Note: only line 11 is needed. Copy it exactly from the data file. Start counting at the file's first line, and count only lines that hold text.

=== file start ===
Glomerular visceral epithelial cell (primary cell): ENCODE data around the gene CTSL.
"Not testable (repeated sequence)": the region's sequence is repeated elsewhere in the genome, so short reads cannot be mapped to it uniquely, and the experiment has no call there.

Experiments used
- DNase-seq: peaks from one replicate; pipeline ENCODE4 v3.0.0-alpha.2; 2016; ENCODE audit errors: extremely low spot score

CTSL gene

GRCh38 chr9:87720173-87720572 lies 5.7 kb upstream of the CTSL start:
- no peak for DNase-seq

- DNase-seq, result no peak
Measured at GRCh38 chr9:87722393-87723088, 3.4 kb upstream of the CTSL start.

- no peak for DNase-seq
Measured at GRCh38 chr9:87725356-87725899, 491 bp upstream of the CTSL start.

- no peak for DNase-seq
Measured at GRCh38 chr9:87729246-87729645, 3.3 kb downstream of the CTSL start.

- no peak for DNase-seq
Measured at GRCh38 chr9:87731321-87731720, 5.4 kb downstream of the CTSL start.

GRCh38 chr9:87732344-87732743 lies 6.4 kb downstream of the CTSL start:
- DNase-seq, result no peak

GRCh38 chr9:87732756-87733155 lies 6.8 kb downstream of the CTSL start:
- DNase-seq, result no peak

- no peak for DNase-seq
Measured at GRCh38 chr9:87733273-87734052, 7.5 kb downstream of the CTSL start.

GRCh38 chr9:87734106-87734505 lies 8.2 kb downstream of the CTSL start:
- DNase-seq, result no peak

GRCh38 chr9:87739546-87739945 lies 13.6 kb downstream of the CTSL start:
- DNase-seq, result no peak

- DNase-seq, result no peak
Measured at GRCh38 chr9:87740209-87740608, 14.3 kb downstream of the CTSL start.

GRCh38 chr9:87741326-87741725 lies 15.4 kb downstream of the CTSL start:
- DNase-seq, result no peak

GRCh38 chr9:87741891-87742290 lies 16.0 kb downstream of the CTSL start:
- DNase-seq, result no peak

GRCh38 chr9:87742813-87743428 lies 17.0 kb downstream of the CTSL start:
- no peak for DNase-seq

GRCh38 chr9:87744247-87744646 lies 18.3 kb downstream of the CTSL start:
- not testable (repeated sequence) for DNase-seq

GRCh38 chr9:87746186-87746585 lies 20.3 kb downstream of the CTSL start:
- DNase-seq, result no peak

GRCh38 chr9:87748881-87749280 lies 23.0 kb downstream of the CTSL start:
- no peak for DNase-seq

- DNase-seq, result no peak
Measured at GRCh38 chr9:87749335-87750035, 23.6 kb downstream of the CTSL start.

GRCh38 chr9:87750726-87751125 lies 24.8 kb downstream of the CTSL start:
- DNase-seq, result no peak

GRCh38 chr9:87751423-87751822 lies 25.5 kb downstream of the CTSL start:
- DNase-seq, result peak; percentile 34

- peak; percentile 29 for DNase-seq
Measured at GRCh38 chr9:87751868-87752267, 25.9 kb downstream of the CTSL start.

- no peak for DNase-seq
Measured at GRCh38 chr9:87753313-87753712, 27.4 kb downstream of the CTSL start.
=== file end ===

Measured at GRCh38 chr9:87725356-87725899, 491 bp upstream of the CTSL start.